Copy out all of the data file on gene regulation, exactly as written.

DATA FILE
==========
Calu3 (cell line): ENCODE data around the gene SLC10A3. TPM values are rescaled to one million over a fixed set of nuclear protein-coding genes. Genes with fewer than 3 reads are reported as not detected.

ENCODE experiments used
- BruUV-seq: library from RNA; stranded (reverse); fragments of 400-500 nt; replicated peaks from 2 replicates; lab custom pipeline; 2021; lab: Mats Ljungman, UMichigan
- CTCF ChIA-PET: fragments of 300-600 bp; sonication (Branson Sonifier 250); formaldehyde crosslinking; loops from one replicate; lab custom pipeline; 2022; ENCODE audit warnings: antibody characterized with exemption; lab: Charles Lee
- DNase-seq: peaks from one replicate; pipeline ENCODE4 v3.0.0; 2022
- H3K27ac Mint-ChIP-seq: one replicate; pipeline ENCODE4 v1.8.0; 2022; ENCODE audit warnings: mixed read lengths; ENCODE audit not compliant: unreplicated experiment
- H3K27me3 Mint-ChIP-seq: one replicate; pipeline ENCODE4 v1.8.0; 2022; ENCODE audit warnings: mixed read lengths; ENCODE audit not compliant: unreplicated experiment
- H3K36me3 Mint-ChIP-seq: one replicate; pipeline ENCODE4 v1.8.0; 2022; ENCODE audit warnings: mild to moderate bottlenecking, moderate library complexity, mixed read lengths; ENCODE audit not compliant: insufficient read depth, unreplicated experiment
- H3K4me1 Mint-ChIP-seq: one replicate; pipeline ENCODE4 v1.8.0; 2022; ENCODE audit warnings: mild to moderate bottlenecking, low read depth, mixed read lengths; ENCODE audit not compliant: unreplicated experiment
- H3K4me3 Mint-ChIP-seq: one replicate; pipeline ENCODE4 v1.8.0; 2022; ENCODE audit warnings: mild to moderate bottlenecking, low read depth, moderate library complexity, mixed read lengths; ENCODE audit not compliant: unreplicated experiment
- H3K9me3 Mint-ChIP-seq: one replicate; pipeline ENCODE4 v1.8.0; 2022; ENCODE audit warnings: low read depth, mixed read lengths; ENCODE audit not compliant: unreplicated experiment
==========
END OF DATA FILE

Calu3 (cell line): ENCODE data around the gene SLC10A3. TPM values are rescaled to one million over a fixed set of nuclear protein-coding genes. Genes with fewer than 3 reads are reported as not detected.

ENCODE experiments used
- BruUV-seq: library from RNA; stranded (reverse); fragments of 400-500 nt; replicated peaks from 2 replicates; lab custom pipeline; 2021; lab: Mats Ljungman, UMichigan
- CTCF ChIA-PET: fragments of 300-600 bp; sonication (Branson Sonifier 250); formaldehyde crosslinking; loops from one replicate; lab custom pipeline; 2022; ENCODE audit warnings: antibody characterized with exemption; lab: Charles Lee
- DNase-seq: peaks from one replicate; pipeline ENCODE4 v3.0.0; 2022
- H3K27ac Mint-ChIP-seq: one replicate; pipeline ENCODE4 v1.8.0; 2022; ENCODE audit warnings: mixed read lengths; ENCODE audit not compliant: unreplicated experiment
- H3K27me3 Mint-ChIP-seq: one replicate; pipeline ENCODE4 v1.8.0; 2022; ENCODE audit warnings: mixed read lengths; ENCODE audit not compliant: unreplicated experiment
- H3K36me3 Mint-ChIP-seq: one replicate; pipeline ENCODE4 v1.8.0; 2022; ENCODE audit warnings: mild to moderate bottlenecking, moderate library complexity, mixed read lengths; ENCODE audit not compliant: insufficient read depth, unreplicated experiment
- H3K4me1 Mint-ChIP-seq: one replicate; pipeline ENCODE4 v1.8.0; 2022; ENCODE audit warnings: mild to moderate bottlenecking, low read depth, mixed read lengths; ENCODE audit not compliant: unreplicated experiment
- H3K4me3 Mint-ChIP-seq: one replicate; pipeline ENCODE4 v1.8.0; 2022; ENCODE audit warnings: mild to moderate bottlenecking, low read depth, moderate library complexity, mixed read lengths; ENCODE audit not compliant: unreplicated experiment
- H3K9me3 Mint-ChIP-seq: one replicate; pipeline ENCODE4 v1.8.0; 2022; ENCODE audit warnings: low read depth, mixed read lengths; ENCODE audit not compliant: unreplicated experiment